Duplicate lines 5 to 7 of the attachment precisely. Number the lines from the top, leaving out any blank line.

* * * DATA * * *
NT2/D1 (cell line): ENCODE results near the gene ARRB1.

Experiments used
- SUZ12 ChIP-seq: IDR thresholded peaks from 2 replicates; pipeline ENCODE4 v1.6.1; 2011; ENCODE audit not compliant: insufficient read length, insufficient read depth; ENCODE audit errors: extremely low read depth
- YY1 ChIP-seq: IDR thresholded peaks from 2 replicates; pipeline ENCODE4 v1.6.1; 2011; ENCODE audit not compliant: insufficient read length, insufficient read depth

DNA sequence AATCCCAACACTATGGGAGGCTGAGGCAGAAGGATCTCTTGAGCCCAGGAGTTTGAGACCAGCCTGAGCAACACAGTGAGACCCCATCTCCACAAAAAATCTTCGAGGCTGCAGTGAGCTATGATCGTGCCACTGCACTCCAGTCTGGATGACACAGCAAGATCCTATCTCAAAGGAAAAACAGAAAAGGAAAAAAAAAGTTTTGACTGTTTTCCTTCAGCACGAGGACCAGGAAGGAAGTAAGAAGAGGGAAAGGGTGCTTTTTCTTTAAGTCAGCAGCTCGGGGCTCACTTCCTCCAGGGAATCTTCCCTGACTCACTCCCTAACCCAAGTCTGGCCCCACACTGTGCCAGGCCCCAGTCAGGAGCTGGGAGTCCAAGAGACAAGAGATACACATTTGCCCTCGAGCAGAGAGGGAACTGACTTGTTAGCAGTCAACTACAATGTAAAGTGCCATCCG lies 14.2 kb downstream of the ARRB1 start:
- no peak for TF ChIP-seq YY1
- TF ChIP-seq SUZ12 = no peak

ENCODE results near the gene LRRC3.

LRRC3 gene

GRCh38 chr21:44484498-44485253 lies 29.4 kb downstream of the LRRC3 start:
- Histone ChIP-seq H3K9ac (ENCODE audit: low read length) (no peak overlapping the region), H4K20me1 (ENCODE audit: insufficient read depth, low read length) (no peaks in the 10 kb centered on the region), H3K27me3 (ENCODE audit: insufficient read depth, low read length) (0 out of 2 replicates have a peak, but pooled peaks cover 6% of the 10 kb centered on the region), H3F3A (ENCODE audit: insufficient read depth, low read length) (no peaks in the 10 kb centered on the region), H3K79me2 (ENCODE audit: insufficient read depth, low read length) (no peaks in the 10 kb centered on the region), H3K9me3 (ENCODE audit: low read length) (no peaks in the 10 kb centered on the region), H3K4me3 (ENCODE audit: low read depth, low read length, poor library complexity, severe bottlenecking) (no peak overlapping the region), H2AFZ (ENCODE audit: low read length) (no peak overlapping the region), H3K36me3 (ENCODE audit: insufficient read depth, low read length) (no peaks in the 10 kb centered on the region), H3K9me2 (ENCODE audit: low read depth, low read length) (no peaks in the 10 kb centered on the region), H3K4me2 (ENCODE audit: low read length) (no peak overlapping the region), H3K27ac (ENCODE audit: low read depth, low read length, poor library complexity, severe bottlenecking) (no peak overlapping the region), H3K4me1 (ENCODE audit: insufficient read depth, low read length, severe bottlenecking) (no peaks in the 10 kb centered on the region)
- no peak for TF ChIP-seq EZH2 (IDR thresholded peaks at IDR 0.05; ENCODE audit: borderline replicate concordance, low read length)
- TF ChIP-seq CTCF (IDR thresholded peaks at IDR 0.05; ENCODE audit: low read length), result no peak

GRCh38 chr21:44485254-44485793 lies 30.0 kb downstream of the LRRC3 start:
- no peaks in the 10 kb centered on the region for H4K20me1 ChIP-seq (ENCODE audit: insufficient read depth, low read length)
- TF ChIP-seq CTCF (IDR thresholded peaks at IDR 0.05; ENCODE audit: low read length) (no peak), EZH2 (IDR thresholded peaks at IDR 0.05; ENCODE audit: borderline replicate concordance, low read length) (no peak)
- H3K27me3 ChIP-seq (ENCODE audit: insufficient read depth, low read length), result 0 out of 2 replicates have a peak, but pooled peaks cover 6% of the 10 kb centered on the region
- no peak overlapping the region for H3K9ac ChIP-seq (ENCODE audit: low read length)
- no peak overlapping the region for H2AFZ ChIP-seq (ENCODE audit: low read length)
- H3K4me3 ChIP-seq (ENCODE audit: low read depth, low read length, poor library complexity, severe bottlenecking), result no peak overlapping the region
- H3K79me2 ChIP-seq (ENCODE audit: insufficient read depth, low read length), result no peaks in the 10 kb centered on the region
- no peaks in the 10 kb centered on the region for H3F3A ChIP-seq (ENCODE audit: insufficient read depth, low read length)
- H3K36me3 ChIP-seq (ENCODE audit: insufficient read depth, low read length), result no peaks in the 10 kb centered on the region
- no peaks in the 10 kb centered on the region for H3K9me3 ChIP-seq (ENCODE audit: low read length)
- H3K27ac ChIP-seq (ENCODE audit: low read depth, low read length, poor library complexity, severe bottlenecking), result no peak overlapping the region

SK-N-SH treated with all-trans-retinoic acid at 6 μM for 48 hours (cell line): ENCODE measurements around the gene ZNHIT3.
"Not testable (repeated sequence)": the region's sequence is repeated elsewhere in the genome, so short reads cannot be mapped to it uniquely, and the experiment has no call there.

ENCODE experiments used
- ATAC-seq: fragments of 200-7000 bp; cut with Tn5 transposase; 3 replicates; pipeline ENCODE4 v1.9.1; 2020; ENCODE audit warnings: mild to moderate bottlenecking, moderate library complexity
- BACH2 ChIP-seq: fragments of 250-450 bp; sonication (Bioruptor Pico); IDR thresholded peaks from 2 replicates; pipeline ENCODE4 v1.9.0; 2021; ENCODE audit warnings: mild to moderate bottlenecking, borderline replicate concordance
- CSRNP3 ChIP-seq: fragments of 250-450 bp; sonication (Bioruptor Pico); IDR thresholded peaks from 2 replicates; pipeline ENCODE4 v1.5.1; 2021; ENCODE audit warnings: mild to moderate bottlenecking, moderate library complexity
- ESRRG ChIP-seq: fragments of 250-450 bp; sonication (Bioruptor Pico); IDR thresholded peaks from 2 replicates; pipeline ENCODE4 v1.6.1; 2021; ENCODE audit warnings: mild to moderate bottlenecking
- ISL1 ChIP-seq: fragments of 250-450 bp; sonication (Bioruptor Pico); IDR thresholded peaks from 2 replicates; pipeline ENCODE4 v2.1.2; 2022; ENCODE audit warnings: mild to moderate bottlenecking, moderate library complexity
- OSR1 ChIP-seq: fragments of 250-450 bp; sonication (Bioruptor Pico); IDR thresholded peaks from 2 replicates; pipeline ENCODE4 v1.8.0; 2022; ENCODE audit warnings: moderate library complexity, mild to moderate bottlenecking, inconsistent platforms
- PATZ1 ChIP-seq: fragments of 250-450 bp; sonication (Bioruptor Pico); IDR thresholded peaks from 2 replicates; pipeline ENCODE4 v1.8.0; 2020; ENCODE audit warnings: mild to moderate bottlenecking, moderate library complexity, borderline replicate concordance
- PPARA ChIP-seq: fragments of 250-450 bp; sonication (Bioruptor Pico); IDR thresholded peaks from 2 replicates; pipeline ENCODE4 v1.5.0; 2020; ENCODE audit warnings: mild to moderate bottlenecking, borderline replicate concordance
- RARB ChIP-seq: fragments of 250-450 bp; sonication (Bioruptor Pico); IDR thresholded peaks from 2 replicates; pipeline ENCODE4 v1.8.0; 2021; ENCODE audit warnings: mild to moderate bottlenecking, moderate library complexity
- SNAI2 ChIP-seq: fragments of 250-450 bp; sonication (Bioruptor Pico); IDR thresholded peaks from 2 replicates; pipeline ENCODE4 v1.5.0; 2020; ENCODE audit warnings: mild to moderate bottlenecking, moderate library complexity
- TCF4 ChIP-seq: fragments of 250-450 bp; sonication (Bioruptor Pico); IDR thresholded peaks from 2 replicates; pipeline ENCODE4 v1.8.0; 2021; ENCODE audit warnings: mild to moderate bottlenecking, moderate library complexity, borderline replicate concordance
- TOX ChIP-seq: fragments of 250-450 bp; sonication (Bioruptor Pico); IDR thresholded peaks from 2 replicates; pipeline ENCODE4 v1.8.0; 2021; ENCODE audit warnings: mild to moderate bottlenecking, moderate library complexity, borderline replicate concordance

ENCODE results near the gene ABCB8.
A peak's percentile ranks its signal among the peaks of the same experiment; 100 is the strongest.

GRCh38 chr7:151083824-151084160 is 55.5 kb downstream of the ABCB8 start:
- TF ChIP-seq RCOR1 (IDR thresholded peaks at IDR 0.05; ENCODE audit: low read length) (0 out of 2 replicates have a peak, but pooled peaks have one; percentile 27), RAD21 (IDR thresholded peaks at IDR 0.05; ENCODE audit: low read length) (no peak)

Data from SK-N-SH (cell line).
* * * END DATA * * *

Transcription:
DNA sequence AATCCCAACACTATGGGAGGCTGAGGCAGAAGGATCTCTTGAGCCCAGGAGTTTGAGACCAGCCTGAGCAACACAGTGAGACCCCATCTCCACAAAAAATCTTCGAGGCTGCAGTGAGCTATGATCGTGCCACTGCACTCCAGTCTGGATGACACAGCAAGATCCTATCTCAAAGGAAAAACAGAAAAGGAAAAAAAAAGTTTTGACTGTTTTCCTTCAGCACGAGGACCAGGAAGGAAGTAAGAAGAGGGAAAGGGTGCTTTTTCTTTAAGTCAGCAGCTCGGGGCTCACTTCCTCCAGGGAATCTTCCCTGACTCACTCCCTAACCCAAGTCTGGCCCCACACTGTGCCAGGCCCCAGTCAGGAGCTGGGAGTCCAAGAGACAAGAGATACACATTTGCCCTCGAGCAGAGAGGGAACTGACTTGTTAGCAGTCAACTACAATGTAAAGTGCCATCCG lies 14.2 kb downstream of the ARRB1 start:
- no peak for TF ChIP-seq YY1
- TF ChIP-seq SUZ12 = no peak